Arnold Kling  

A Bet on PSST vs. AS-AD?

Kids Are Normal Goods for Both... Kindred Spirit...

Karl Smith is interested in some sort of bet.

I, however, will predict that the US will achieve an average 5% real growth [rate] over a sustained period [of] say 12 quarters [or] more starting within five years.

Tim Pawlenty will see Karl and raise him.

Meanwhile, I believe that real GDP is trend-reverting, and it is hard to see how it gets back to trend without a period of strong economic growth, so I think I am more inclined to bet with Karl than against him.

From the perspective of PSST vs. AD, an interesting bet would focus on the structure of employment post-recovery vs. pre-recession. So let's say that we get back to something like full employment in 2015 (the middle of President Palin's first term). My guess is that the proportion of people holding jobs in 2015 that are similar to those they held in 2007 will be much less than, say, the proportion of people holding jobs in 1999 that was similar to those they held in 1991. That's a harder bet to construct, but I think it more clearly differentiates AS-AD from PSST. I want to suggest that the current recession is due to a severe disruption of patterns of trade, and as a result we will see a more dramatic change in the job structure now than we did during a more tranquil period.

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COMMENTS (6 to date)
Daniel Kuehn writes:

If we could figure out a decisive proposition to bet on, we could figure out a decisive empirical specification to test the question.

Since the latter is always messy and speculative in macro - and we've been trying for decades to get it - it's doubtful you'd be able to ever get the former.

Macroeconomic empiricism is always a combination of theoretical corroboration and good historical narratives (Friedman and Schwartz present one of the classic examples of this approach).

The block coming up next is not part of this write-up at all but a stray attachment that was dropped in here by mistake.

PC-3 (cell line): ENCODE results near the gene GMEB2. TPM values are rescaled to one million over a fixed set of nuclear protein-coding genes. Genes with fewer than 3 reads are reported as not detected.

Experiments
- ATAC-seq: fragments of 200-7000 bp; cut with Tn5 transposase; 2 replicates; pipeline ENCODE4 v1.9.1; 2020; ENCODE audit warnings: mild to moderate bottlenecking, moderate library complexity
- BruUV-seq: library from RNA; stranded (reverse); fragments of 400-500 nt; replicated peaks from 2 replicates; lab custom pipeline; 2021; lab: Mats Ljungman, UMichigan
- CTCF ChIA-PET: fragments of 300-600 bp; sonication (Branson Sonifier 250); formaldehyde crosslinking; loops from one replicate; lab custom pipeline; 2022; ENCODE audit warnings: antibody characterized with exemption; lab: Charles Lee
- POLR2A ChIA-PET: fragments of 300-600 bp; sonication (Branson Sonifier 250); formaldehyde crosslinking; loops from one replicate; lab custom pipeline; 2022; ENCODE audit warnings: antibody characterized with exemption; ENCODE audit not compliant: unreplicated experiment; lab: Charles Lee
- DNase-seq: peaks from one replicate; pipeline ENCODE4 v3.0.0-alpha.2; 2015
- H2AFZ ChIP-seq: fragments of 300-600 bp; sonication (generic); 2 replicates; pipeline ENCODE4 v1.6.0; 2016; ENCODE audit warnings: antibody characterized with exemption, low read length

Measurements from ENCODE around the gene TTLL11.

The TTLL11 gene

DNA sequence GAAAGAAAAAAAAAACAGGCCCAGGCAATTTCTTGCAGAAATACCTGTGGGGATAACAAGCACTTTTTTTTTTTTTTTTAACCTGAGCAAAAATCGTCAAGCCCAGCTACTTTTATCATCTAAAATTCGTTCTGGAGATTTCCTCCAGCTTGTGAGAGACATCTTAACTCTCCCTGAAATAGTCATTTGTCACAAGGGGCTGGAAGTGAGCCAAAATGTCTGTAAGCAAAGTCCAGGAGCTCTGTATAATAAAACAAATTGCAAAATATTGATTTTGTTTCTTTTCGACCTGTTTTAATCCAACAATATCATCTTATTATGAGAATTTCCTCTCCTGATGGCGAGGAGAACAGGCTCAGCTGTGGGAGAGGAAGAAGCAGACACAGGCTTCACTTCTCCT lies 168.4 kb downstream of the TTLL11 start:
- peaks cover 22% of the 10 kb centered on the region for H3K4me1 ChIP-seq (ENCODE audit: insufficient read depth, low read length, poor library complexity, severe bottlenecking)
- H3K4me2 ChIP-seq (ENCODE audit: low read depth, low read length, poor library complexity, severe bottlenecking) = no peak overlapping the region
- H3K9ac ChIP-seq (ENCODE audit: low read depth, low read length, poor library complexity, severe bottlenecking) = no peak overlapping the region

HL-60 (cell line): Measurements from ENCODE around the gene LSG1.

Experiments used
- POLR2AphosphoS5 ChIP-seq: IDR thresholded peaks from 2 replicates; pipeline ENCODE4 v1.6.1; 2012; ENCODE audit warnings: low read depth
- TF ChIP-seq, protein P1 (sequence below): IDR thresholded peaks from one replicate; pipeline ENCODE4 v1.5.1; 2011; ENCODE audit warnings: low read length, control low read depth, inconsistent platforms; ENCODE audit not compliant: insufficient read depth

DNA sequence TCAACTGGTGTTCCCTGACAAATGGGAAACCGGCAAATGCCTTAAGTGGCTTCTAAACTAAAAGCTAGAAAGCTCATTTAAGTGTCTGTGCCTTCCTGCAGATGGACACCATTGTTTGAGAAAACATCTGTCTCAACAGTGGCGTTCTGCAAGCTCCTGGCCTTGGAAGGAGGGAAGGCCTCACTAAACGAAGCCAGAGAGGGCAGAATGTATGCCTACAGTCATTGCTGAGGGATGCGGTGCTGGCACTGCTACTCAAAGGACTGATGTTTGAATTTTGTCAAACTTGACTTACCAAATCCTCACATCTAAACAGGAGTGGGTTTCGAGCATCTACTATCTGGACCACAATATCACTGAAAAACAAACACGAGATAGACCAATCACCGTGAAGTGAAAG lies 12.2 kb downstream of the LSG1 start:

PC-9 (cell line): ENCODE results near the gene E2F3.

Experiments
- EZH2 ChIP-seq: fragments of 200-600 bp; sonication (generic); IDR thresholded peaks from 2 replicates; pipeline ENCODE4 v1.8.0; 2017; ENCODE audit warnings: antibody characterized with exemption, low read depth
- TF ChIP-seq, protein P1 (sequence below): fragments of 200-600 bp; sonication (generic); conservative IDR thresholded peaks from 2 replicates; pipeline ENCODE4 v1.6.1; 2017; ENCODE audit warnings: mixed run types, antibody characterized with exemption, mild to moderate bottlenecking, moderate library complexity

Matt R. writes:


Can you clarify something: How could you believe in PSST and believe that GDP was trend reverting?

I would have thought that PSST implies permanent supply shocks drive the business cycle. As a result, I would have thought that you believed real GDP had a unit root and was not trend reverting.

Am I just too wedded to AD/AS to make sense of PSST?

Noah Yetter writes:

I would also question the idea that GDP growth is trend-reverting in any meaningful way. I think it appears trend-reverting because it arises out of our fundamental natures which don't much change, and because it is substantially limited by both the constraints of the physical universe and of the political universe.

The demographic shock currently underway in the US, combined with the incipient debt crisis, plus a general tendency towards worse economic policy over time, would lead me to bet solidly against Karl Smith.

Dave writes:

What did the "This Time It's Different" authors find that far out from a financial crisis? Were the recoveries still sluggish up to 8 or 9 years out from the crash? That's what I would use as my basis for choosing a side...

Yancey Ward writes:

The only way Smith could win his bet, in my opinion, is for things to get much, much worse before beginning a recovery. Seriously- 5% real growth over a 3 year period?

James A Donald writes:
"Meanwhile, I believe that real GDP is trend-reverting, and it is hard to see how it gets back to trend without a period of strong economic growth,"
Countries that reward failure and punish success suffer major permanent declines in GDP. Bailouts are a reward for failure. That is why Japan has been stagnating. Japanese growth has not returned to trend. Why then should our growth return to trend?
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